Fancred and MLB Insider Jon Heyman wrote a lengthy report on the status of the free-agent market this winter and chilled Cubs’ hopes of landing one of the two biggest free agents this winter. Heyman figures that the White Sox have a better shot at grabbing Manny Machado or Bryce Harper than the Cubs do with 15-1 odds (he gave the Cubs 20-1).

Neither odds are good for either Chicago ballclub, and Heyman wrote a dense report on how the Yankees and Phillies will lead the pack of bidders for Machado and Harper. Both Philly and New York have serious, even “stupid” money to spend and the impetus to consummate a deal. The Yankees have a spot for Machado at shortstop after Didi Gregorious went down with a UCL injury, and the Phillies have cause and means to snag both without batting an eye. And if the Phillies’ deal with the Mariners to swap Carlos Santanna for Jean Segura goes through, they will have cut $21 million from their already minuscule payroll. So, yeah, the Phillies are poised to spend stupid money.

But back to the White Sox and Cubs. Heyman presented an interesting argument on how attractive the White Sox could be to one or both of Machado and Harper.

The White Sox understand that the timing isn’t perfect for a run at a free agent in that their rebuild is still at least a year away from approaching fruition, which means that a great free agent will have to understand he’s in for at least one year of avoiding looking at the standings. That may not be such a big deal when we are talking about a contract of at least 10 years, which these are expected to be.

Wouldn’t it be nice for a free agent to ease into the competitive window with a team? How many times have free agents signed megadeals and suffered immediate, harsh criticism after stumbling out of the blocks?  The Sox can offer this to both players (add Patrick Corbin to this statement if Rick Hahn wants to get a little reckless) allowing them a measure of comfort on a long-term deal with the understanding that serious contention is at least one season away.

They are definitely considering it, and one rival suggested that the White Sox are hoping to make “a big splash.” Machado looks like the more likely splash beneficiary, as they have tried for him before. There is a likely need for a third baseman, though it’s fair to say the outfield is a work in progress, too. They have superb outfield prospects in Luis Robert, Eloy Jimenez and Blake Rutherford but only Jimenez is expected to be ready sometime this season (meaning sometime early in his case).

I’ve said this from the beginning: Machado makes more sense for the White Sox. The infield seems to be in flux considering the setbacks to prospect Jake Burger and Nick Madrigal‘s young career. Madrigal may reach the bigs quickly, but a 2019-debut is a stretch. If Madrigal follows through on his promise Yoan Moncada may need to move to the hot corner. And there’s always the question of Tim Anderson and whether he can stick at shortstop.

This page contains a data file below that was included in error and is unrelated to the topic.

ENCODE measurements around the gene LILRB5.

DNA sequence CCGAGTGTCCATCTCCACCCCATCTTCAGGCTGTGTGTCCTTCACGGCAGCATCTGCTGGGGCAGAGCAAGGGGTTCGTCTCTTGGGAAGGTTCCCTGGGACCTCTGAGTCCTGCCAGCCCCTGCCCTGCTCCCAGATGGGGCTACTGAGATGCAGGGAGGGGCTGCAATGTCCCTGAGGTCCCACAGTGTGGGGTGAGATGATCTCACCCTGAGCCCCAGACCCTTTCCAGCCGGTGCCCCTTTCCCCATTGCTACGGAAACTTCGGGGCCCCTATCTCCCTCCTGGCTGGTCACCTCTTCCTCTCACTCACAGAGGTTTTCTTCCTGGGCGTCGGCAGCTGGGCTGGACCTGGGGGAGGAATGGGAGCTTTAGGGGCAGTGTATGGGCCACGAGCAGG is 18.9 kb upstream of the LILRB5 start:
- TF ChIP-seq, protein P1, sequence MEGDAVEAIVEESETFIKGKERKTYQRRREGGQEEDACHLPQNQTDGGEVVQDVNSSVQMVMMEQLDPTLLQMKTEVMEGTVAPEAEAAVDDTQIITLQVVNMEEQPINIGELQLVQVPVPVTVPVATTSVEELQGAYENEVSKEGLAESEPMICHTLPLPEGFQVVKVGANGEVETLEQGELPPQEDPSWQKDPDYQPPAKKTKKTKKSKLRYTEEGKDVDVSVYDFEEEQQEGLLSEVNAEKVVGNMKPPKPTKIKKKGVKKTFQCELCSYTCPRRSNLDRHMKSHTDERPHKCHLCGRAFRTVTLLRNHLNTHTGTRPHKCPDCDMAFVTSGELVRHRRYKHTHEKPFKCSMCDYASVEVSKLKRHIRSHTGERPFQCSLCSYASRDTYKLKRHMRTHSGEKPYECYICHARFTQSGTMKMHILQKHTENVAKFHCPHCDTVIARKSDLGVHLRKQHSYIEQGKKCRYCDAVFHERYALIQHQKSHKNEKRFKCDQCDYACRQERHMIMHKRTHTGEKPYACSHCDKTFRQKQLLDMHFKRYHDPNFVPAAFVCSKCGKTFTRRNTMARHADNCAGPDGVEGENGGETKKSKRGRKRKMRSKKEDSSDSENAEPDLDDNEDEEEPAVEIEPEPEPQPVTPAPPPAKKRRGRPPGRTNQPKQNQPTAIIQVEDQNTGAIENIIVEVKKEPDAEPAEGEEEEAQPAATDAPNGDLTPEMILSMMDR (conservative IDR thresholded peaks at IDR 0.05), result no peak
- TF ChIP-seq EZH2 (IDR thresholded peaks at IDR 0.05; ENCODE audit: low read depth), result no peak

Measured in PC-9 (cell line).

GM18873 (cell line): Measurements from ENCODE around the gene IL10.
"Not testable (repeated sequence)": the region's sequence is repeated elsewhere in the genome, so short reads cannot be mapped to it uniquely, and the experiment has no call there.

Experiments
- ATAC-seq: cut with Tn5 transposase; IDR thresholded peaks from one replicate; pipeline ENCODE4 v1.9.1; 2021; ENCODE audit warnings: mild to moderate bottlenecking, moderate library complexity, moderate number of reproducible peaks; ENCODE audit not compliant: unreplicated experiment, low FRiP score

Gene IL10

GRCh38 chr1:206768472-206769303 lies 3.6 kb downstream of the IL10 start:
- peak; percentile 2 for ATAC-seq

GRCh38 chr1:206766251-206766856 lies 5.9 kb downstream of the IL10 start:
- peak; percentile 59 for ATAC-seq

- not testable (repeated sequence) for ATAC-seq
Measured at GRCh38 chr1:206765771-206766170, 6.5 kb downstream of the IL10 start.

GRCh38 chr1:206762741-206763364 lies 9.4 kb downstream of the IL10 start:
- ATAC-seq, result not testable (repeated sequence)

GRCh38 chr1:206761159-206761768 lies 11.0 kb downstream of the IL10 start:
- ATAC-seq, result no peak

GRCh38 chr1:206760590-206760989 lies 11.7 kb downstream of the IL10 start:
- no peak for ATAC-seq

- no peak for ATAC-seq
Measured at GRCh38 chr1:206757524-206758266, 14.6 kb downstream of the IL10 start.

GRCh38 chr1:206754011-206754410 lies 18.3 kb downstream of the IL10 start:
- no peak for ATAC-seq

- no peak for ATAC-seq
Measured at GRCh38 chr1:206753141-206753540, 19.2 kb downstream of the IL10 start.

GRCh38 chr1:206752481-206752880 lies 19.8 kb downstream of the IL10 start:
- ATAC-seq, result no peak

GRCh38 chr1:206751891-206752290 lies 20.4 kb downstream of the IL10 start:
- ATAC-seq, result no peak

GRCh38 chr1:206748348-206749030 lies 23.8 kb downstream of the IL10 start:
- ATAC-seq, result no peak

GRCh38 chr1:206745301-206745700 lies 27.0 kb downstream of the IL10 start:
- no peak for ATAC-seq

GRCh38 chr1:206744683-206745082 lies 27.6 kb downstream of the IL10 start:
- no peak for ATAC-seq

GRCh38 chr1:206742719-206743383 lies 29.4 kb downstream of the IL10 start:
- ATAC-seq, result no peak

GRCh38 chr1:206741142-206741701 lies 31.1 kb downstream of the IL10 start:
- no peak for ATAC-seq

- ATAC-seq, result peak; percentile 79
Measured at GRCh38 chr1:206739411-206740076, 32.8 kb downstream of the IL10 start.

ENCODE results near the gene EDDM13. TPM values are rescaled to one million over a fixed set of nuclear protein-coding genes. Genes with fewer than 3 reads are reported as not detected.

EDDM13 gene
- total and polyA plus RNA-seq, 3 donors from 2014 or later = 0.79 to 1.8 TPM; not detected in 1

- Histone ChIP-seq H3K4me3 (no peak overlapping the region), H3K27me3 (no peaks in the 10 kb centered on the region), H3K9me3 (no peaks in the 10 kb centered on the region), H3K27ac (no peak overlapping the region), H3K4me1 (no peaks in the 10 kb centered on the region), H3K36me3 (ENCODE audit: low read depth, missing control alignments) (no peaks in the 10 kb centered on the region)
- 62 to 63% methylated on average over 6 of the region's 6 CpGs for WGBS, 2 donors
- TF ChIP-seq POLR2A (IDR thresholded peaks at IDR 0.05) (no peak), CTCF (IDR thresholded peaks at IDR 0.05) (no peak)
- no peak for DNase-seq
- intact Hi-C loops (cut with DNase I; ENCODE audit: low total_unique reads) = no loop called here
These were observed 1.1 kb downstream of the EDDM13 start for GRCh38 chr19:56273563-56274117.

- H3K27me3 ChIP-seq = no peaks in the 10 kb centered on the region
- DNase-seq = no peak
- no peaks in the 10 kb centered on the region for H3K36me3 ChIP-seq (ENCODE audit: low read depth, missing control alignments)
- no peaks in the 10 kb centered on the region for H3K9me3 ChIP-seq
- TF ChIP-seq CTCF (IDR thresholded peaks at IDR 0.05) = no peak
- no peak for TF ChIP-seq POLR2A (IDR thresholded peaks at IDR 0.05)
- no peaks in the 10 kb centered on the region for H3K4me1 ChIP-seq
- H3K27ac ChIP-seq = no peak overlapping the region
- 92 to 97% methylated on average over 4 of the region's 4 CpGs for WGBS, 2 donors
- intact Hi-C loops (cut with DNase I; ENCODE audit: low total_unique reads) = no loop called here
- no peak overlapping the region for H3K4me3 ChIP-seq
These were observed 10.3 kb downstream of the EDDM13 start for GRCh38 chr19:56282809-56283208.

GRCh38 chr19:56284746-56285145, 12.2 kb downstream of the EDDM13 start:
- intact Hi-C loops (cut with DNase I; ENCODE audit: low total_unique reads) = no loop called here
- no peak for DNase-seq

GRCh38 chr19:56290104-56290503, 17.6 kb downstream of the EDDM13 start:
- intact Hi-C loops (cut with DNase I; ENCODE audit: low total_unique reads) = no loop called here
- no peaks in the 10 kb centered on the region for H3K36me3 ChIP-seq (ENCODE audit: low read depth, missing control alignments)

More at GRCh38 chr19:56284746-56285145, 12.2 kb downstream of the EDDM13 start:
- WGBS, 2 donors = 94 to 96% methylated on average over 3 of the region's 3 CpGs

Signing Machado simplifies the equation by anchoring the infield at shortstop. Moncada would likely move to third and Tim Anderson could flip to second base. And if Madrigal pans out than Anderson moves to the outfield adding even more depth to a young corps. Signing Harper instead of Machado is still a boost to the lineup but doesn’t close any holes in the roster. In fact, adding Harper forces a position switch to either Eloy Jimenez or Harper, a move that seems to create more liabilities.

But let’s face it, all of these decisions flow through the man up top: Jerry Reinsdorf.

Owner Jerry Reinsdorf has pulled some surprises over the years (i.e Albert Belle) but one thing he hasn’t done much is work with Boras (Carlos Rodon, a much smaller deal, is one notable exception.)

My gut tells me Reinsdorf is willing to at least make competitive offers for Machado and Harper. Despite our feelings about his historically penurious ways, he has pulled the trigger on big deals in the past. However, will it be enough to yank either player from the Yankees or Phillies? Given the declarations out of Philly, I’m not confident. And the evil empire in New York always forces the bidding higher, even when they say they’re not in on players.

Heyman, according to several executives in and around the free-agent bidding, expects the sweepstakes for Machado and Harper to extend into January and February. The days of setting the market’s top when elite free agents signed first are gone. Mid-level free-agents will sign before Machado and Harper while other teams test the trade market for bargains before pushing their chips in on the top two guys.

And for all you Cubs fans, here’s what Heyman had to say:

They don’t seem to be in a big spending mood. They began the winter by delaying the decision to pick up Cole Hamels’$20-million option to make sure they cleared some payroll space first (they did so by dealing Drew Smyly). They also have a history of straining to stay under the luxury tax threshold. There is that narrative about how Harper’s best friend is Kris Bryant, a boyhood buddy from Las Vegas, but that hasn’t been heard a lot lately. They also have an issue with longtime shortstop Addison Russell, but he has plainly stated he intends to become a better person, and the Cubs may be ready to forgive and move on. (though in any case, he is no Machado.)